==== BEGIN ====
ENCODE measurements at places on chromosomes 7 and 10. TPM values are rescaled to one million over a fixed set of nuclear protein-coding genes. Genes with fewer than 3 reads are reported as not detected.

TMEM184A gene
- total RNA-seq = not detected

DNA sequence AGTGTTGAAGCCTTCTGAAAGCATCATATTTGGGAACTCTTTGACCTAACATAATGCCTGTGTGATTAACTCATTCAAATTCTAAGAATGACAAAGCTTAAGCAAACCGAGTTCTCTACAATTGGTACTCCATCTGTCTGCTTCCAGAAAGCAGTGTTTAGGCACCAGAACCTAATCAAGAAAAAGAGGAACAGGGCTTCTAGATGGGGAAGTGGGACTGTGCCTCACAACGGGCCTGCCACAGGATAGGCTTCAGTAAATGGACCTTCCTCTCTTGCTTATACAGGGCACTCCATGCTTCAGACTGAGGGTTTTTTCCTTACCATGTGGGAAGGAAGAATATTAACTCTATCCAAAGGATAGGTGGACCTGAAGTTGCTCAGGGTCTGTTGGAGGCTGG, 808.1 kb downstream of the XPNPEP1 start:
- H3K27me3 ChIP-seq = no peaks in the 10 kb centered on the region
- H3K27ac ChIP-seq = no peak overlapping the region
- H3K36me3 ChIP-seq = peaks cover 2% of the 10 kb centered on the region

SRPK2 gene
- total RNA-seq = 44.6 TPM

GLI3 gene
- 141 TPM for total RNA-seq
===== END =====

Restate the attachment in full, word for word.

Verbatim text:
ENCODE measurements at places on chromosomes 7 and 10. TPM values are rescaled to one million over a fixed set of nuclear protein-coding genes. Genes with fewer than 3 reads are reported as not detected.

TMEM184A gene
- total RNA-seq = not detected

DNA sequence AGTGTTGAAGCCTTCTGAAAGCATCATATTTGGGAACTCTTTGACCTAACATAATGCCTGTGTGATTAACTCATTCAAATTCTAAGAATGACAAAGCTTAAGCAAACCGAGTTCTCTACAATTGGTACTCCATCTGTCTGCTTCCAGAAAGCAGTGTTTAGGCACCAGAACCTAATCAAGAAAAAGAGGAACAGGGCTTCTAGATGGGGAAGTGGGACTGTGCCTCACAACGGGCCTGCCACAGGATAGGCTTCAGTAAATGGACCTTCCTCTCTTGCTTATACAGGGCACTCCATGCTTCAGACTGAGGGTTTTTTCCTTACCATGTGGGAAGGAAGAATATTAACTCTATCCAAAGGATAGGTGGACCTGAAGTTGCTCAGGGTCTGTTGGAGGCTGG, 808.1 kb downstream of the XPNPEP1 start:
- H3K27me3 ChIP-seq = no peaks in the 10 kb centered on the region
- H3K27ac ChIP-seq = no peak overlapping the region
- H3K36me3 ChIP-seq = peaks cover 2% of the 10 kb centered on the region

SRPK2 gene
- total RNA-seq = 44.6 TPM

GLI3 gene
- 141 TPM for total RNA-seq